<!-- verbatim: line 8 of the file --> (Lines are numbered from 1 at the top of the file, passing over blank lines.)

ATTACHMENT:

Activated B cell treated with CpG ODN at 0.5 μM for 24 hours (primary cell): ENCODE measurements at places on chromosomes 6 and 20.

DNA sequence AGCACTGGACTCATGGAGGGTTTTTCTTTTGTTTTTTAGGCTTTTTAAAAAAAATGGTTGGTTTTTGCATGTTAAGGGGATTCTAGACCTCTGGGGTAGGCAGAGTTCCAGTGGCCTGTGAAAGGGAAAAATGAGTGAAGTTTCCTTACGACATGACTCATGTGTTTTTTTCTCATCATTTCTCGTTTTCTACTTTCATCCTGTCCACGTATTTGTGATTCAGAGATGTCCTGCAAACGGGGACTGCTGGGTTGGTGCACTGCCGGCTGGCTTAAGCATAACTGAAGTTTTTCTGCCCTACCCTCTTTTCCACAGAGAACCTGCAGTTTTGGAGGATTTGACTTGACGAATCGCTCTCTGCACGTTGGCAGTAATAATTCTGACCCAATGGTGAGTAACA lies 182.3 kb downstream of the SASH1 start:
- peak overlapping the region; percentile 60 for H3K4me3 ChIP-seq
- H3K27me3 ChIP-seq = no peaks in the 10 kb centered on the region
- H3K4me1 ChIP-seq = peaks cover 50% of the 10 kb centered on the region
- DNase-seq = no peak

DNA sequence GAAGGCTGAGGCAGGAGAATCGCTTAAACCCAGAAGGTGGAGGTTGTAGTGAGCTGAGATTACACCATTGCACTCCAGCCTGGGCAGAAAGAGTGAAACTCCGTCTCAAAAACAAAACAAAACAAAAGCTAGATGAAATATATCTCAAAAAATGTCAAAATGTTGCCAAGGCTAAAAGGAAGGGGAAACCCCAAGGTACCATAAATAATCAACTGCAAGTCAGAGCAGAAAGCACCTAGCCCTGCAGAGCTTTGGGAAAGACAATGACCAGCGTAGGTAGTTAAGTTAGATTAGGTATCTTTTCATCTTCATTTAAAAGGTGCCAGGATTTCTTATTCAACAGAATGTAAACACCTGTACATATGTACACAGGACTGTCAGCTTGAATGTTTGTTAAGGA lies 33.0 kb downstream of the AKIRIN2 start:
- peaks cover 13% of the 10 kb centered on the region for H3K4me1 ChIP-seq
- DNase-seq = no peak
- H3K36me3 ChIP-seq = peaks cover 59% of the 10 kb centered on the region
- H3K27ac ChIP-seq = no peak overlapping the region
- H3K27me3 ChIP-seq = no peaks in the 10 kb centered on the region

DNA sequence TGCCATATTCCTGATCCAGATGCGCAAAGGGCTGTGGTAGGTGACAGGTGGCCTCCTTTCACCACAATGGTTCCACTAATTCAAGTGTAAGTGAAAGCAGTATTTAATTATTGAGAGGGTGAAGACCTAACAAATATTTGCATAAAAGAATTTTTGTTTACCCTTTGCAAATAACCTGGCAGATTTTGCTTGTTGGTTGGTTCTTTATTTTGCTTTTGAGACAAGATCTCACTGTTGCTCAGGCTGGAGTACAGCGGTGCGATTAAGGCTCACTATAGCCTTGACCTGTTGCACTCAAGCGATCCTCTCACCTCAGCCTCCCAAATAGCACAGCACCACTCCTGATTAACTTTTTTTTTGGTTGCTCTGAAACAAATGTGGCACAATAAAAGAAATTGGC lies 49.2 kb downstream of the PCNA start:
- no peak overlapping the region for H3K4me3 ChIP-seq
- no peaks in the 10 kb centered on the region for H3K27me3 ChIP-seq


- peaks cover 13% of the 10 kb centered on the region for H3K4me1 ChIP-seq